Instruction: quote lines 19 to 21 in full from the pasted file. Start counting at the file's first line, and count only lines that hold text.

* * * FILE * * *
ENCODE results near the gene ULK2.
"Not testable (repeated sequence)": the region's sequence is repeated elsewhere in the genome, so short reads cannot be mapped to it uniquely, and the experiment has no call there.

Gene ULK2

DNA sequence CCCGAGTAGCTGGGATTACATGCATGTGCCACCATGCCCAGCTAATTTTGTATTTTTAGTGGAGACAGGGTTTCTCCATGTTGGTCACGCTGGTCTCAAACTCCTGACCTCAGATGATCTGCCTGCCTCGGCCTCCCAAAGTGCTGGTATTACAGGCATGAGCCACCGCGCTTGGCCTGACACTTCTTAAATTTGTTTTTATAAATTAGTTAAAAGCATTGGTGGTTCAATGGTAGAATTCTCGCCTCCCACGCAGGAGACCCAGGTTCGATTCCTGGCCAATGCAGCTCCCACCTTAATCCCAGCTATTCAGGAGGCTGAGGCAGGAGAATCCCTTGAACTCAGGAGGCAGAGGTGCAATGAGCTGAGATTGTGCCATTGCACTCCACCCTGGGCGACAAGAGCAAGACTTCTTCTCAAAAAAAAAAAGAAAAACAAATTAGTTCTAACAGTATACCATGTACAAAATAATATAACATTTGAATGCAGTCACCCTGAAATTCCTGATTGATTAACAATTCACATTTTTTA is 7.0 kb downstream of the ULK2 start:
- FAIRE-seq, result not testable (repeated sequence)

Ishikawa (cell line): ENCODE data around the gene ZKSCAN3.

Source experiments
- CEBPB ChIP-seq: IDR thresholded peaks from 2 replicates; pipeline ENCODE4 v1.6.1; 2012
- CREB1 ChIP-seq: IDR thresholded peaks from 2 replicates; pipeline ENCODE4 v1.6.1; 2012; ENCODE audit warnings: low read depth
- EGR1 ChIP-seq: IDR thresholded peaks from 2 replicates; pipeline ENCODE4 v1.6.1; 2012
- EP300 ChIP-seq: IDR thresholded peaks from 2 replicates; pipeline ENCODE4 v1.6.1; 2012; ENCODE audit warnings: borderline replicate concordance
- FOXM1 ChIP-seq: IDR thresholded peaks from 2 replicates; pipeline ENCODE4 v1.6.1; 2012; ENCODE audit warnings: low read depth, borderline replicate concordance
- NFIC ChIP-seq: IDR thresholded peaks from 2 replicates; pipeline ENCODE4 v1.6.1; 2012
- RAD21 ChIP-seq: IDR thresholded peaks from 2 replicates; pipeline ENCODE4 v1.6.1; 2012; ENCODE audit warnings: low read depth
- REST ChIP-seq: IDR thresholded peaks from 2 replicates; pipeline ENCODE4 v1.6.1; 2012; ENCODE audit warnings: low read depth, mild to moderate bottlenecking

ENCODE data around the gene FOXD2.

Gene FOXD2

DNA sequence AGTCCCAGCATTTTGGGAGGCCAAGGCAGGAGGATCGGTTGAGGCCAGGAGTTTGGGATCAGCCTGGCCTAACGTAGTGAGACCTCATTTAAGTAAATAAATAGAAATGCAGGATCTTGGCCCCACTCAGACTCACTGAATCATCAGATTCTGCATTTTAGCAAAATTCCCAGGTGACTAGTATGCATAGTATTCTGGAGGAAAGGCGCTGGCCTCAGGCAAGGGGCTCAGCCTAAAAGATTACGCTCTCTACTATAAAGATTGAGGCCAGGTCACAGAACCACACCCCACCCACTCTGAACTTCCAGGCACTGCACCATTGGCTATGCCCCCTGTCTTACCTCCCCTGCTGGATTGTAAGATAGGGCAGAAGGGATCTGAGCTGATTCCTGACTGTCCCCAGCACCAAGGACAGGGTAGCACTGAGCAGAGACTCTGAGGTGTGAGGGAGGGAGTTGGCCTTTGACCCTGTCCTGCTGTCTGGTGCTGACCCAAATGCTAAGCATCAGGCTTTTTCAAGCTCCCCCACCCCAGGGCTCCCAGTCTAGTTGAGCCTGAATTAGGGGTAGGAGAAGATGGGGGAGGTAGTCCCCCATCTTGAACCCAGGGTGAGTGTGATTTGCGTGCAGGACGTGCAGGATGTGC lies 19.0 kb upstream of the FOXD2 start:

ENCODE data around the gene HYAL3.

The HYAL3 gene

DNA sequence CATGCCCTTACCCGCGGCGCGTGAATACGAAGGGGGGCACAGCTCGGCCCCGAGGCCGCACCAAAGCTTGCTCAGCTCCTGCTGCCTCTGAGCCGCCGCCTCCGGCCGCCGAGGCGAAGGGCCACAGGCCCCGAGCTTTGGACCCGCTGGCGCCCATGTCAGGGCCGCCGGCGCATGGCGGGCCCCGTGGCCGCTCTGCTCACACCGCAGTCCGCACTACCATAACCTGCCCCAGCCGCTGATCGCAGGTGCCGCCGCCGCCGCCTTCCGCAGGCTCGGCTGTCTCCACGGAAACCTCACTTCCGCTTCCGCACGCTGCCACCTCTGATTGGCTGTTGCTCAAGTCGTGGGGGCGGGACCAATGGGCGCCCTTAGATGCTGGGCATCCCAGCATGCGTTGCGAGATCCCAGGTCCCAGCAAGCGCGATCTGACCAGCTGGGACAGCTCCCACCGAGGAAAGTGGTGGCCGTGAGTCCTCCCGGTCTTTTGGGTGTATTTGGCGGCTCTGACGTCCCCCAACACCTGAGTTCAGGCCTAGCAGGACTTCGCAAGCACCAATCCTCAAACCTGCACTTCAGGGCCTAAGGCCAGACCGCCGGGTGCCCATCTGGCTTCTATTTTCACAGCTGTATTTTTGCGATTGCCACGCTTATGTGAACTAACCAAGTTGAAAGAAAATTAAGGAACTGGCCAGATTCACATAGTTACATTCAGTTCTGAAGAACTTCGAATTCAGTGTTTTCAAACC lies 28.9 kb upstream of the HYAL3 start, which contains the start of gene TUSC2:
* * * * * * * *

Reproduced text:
ENCODE data around the gene HYAL3.

The HYAL3 gene

DNA sequence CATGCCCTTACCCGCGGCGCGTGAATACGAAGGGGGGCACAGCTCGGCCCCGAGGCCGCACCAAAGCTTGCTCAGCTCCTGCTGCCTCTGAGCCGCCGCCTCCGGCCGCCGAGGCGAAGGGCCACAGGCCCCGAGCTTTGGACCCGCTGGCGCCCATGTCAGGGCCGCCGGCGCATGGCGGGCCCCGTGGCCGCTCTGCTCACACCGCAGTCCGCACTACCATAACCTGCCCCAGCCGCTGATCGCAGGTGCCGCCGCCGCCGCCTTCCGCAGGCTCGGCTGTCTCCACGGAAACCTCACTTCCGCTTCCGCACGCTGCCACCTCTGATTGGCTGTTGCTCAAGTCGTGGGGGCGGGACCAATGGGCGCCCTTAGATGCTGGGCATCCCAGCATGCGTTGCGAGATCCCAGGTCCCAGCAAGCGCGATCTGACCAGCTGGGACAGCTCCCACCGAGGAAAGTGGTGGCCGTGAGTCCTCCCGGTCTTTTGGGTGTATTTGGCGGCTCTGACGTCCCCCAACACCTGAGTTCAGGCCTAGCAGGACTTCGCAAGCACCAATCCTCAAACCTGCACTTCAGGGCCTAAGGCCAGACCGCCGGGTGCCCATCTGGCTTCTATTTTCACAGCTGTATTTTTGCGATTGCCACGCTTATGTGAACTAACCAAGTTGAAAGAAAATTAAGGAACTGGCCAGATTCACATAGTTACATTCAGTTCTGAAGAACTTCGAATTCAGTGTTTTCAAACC lies 28.9 kb upstream of the HYAL3 start, which contains the start of gene TUSC2: